"He was a great lottery seller and made a fortune of it," says one source. A recollection from an 1890s New York Times article shortlists Clark as one of the "best known rich men" at the time.

Clark was born in 1787 in Massachusetts, a veteran of the War of 1812, and spent his early years as a clerk of Albany state assembly. He moved to New York to pursue banking and eventually fell into his lottery endeavors, becoming wealthy and, by extension, highly suitable for early 19th century public office. He soon moved to an alderman's seat, typically a neat launching pad into the mayor's chair.

The Whigs announced him as their candidate in 1837 against the intensely split Democrats. Conservative Tammany ran John J Morgan, while the Loco-Focos put up
the intreguingly named Moses Jacques. His opponents certainly tried to use Clark's occupation against him. Wrote William Leggett : "If we elect Aaron Clark for Mayor who knows but he may get up some 'splendid scheme' and insure 'a grand prize' to everyman who assisted in making him manager of the municipal lottery. Huzza for Clark, Fortune's Favorite!"

However Morgan and Jacques cleaved the opposition in two, and for the first (and only) time in New York history, on April 11, 1837, a Whig became mayor. He then would be re-elected in 1838 when Tammany's conservatives threw their support to him out of spite towards their liberal LocoFoco brethren. (There was apparently a shocking amount of fraud going about that year, which also helped matters.)

BELOW: The City Hall that Aaron Clark would have seen in 1839


Clark was an ardent Native American, meaning he generally despited the boatloads of Irish emptying into New York slums, driving "the native workmen to exile," he said in a meeting to the Common Council. His campaign was openly hostile to 'clannish', 'untrustworthy' Irishmen, and his tenure as mayor only stirred up xenophobic sentiments. He advocated for keeping new immigrants on ships, directing them away from city and charging them 'commutation fees' of $10.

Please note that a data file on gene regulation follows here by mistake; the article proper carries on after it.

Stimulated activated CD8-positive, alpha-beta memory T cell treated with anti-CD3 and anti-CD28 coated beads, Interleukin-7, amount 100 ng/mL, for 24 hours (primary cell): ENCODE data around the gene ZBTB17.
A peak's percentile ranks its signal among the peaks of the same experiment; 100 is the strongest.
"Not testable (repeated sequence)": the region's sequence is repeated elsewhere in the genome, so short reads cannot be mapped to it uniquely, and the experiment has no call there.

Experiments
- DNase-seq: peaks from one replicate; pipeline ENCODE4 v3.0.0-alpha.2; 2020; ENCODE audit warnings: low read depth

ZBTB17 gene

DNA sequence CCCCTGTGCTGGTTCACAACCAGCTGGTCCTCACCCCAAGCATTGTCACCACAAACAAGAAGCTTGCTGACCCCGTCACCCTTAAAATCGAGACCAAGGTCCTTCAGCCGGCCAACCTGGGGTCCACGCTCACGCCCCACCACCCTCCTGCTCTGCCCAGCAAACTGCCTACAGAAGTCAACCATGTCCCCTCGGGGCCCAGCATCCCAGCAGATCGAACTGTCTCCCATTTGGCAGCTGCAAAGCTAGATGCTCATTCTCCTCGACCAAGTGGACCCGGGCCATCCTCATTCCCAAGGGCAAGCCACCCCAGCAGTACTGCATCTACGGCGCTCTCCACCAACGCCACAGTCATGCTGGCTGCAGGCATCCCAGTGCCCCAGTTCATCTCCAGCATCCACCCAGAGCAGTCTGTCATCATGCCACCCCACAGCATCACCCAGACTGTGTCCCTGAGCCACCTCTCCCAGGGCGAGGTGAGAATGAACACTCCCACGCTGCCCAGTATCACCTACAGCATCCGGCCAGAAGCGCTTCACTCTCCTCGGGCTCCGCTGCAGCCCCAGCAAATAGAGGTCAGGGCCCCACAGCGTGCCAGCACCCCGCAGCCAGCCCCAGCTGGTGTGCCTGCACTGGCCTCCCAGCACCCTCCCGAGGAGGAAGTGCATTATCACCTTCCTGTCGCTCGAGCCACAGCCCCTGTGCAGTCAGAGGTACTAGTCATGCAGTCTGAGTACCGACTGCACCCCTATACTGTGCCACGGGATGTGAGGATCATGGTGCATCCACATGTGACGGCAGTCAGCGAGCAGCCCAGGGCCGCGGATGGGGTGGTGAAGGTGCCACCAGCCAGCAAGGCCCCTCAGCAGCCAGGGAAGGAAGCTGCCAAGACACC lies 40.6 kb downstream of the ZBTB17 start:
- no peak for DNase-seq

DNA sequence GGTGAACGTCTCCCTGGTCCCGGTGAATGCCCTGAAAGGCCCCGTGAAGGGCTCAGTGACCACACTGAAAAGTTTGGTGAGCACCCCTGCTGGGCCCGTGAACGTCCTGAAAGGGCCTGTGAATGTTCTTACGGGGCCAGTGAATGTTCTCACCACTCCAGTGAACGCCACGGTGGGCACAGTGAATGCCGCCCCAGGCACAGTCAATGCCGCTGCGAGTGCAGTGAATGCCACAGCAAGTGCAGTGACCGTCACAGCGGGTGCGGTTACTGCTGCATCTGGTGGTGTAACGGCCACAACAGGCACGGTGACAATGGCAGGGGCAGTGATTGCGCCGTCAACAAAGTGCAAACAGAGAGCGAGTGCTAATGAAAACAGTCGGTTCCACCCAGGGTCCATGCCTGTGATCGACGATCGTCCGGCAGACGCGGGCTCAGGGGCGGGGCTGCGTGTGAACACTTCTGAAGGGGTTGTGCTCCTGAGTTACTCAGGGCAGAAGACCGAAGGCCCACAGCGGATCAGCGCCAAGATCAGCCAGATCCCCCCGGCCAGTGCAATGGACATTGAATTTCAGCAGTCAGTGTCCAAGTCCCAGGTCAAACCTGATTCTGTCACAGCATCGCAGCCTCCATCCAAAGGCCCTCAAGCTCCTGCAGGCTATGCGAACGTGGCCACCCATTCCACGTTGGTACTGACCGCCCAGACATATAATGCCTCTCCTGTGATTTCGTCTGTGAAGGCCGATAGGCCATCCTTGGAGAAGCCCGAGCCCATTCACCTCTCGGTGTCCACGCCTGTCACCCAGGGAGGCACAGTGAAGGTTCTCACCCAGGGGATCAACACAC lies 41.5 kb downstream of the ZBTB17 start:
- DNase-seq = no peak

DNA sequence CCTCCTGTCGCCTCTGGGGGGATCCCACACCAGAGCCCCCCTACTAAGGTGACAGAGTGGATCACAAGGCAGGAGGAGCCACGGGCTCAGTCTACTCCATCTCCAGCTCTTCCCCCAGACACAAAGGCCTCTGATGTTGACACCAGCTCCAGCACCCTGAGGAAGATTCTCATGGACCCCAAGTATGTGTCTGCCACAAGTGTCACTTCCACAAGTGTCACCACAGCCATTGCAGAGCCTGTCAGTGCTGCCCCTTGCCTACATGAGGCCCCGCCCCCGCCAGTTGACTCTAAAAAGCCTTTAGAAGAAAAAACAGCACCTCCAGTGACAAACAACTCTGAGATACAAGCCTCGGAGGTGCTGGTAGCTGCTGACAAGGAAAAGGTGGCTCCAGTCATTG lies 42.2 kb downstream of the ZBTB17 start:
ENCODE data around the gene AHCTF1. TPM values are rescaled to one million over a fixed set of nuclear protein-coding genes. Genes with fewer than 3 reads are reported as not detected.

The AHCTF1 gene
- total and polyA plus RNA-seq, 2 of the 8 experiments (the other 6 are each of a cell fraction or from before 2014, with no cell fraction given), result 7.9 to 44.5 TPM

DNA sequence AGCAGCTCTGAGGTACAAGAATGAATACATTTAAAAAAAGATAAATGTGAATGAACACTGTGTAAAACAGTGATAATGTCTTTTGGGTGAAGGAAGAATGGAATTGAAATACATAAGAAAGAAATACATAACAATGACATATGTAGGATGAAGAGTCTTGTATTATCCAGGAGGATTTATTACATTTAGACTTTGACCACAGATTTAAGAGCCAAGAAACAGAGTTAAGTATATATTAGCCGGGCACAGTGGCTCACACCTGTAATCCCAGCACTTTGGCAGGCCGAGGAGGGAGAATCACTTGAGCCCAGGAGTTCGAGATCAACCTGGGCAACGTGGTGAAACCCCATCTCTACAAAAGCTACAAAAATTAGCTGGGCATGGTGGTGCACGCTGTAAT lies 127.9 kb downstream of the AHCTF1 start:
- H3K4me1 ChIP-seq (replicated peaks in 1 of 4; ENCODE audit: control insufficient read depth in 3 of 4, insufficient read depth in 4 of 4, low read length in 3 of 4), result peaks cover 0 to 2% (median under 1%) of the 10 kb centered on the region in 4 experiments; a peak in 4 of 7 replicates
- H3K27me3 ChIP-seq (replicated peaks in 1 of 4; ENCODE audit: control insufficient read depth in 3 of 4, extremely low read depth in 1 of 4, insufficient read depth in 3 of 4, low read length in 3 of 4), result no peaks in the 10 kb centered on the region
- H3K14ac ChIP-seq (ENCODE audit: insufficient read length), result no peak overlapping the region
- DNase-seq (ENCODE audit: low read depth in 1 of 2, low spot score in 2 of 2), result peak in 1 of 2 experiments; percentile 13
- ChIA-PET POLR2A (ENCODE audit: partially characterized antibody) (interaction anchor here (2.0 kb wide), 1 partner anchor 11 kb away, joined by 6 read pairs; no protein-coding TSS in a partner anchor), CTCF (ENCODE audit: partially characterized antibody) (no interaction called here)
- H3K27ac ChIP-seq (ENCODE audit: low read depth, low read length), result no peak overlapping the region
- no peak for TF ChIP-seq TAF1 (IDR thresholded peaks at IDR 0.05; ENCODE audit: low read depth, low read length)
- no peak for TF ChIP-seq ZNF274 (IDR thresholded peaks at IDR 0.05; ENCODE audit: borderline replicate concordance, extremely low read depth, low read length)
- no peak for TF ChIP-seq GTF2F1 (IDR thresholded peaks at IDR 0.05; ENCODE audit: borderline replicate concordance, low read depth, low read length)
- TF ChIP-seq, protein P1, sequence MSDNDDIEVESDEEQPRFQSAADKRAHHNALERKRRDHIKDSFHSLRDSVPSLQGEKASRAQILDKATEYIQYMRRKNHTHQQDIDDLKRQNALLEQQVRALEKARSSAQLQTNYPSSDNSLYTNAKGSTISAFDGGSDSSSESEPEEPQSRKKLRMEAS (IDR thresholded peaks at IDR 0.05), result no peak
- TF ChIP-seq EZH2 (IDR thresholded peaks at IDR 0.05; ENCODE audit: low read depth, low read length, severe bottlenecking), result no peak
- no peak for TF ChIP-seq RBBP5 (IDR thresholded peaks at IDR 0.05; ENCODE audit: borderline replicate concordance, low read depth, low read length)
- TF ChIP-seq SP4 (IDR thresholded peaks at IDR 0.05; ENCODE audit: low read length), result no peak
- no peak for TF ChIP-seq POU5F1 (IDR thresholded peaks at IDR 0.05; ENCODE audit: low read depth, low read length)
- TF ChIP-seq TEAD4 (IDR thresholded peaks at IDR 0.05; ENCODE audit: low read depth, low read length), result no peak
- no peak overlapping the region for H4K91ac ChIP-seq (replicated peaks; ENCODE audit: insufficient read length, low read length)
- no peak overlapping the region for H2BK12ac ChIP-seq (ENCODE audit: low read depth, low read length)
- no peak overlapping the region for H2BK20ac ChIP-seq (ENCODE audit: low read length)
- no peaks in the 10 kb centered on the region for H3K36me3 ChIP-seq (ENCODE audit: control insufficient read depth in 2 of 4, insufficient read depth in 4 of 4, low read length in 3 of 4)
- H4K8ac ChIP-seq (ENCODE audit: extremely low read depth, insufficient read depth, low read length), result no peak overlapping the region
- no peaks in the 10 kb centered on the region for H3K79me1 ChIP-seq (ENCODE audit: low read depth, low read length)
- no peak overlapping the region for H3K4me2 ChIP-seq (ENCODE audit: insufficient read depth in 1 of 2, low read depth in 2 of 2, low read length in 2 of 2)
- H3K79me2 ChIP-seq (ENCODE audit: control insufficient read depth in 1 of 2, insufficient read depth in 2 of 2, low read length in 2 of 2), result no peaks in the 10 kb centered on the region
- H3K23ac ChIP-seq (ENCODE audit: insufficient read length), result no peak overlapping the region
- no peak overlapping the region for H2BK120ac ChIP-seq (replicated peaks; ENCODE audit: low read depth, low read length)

Clark aimed his racial paranoia to the lower classes at large, fearing that the charity organizations already in place were turning the city "into a rendez-voux of beggars, paupers, vagrants and mischievous persons." [Burrows and Wallace, Gotham, p. 623)

One general benefit of this alarming hysteria was an improvement to the system of nightwatchmen and security patrols throughout the city, a "military arm" to assuage rioting and general chaos. Clark was no pansy; he would frequently lead these local militias through the city himself, breaking up rabblerousing groups.

Unfortunately, his charms were limited. He chose to woo New York's elite in a series of parties through from his home on Broadway and Leonard. Now, this had been a winning recipe for mayors like the honorable Philip Hone (whom I call 'the party mayor'); Hone practically governed from an armchair.

Clark, however, was roundly ridiculed for attempting such grand 'entertainments'. In fact, in an early form of political snark, Clark was ironically called 'the Dancing Mayor', not for his graces assumably or even the class of his "splendid patent leather pumps" but for his pretensions of trying too hard.


On his watch, the Croton aqueduct continued apace although its workers went on strike not once but twice in 1838 for better wages.


Two years of a Whig in office -- with the tide of immigrants hardly abating -- was quite enough. In the election of 1839, Tammany put up Isaac Varian, who had been defeated the year previous by his political machine's fractious split. Despite the usual cries of fraud, in this round Varian was the victor. Clark's luck, if that's ever what it was, had run out.


Clark left public life afterwards, dabbling in real estate and insurance enterprises, but most notably becoming a supporter of the upstate Hamilton College. Since 1855, the school has presented an oratory prize bearing his name. During its first year, the honor had eight competitors. "It is expected that the exercises will be unusually interesting and attractive," claimed one article.

When Clark died in 1861, he was bured right here in the city, at the old New York Marble Cemetary (Vault #89). The upcoming Open House New York in October will undoubtedly open the gates of this rustic burial yard for visitors, so I recommend bringing a lottery ticket to his headstone.